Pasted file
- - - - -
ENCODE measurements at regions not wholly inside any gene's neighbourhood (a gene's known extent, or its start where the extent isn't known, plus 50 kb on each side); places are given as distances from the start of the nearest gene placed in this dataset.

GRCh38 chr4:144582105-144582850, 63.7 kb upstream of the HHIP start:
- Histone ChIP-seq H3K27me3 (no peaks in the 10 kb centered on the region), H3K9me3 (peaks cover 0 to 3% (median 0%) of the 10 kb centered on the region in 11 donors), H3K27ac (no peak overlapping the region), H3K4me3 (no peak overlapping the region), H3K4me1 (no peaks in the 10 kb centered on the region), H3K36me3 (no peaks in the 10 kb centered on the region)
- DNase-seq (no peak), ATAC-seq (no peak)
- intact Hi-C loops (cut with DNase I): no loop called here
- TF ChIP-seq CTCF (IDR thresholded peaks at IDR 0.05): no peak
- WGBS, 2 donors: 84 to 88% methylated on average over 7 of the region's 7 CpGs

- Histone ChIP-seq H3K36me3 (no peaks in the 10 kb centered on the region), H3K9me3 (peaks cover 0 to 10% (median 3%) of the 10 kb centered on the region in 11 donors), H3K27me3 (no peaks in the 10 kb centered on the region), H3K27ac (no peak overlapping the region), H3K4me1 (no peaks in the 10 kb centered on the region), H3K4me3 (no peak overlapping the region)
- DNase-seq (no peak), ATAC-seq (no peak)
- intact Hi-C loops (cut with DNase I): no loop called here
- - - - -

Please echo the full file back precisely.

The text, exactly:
ENCODE measurements at regions not wholly inside any gene's neighbourhood (a gene's known extent, or its start where the extent isn't known, plus 50 kb on each side); places are given as distances from the start of the nearest gene placed in this dataset.

GRCh38 chr4:144582105-144582850, 63.7 kb upstream of the HHIP start:
- Histone ChIP-seq H3K27me3 (no peaks in the 10 kb centered on the region), H3K9me3 (peaks cover 0 to 3% (median 0%) of the 10 kb centered on the region in 11 donors), H3K27ac (no peak overlapping the region), H3K4me3 (no peak overlapping the region), H3K4me1 (no peaks in the 10 kb centered on the region), H3K36me3 (no peaks in the 10 kb centered on the region)
- DNase-seq (no peak), ATAC-seq (no peak)
- intact Hi-C loops (cut with DNase I): no loop called here
- TF ChIP-seq CTCF (IDR thresholded peaks at IDR 0.05): no peak
- WGBS, 2 donors: 84 to 88% methylated on average over 7 of the region's 7 CpGs

- Histone ChIP-seq H3K36me3 (no peaks in the 10 kb centered on the region), H3K9me3 (peaks cover 0 to 10% (median 3%) of the 10 kb centered on the region in 11 donors), H3K27me3 (no peaks in the 10 kb centered on the region), H3K27ac (no peak overlapping the region), H3K4me1 (no peaks in the 10 kb centered on the region), H3K4me3 (no peak overlapping the region)
- DNase-seq (no peak), ATAC-seq (no peak)
- intact Hi-C loops (cut with DNase I): no loop called here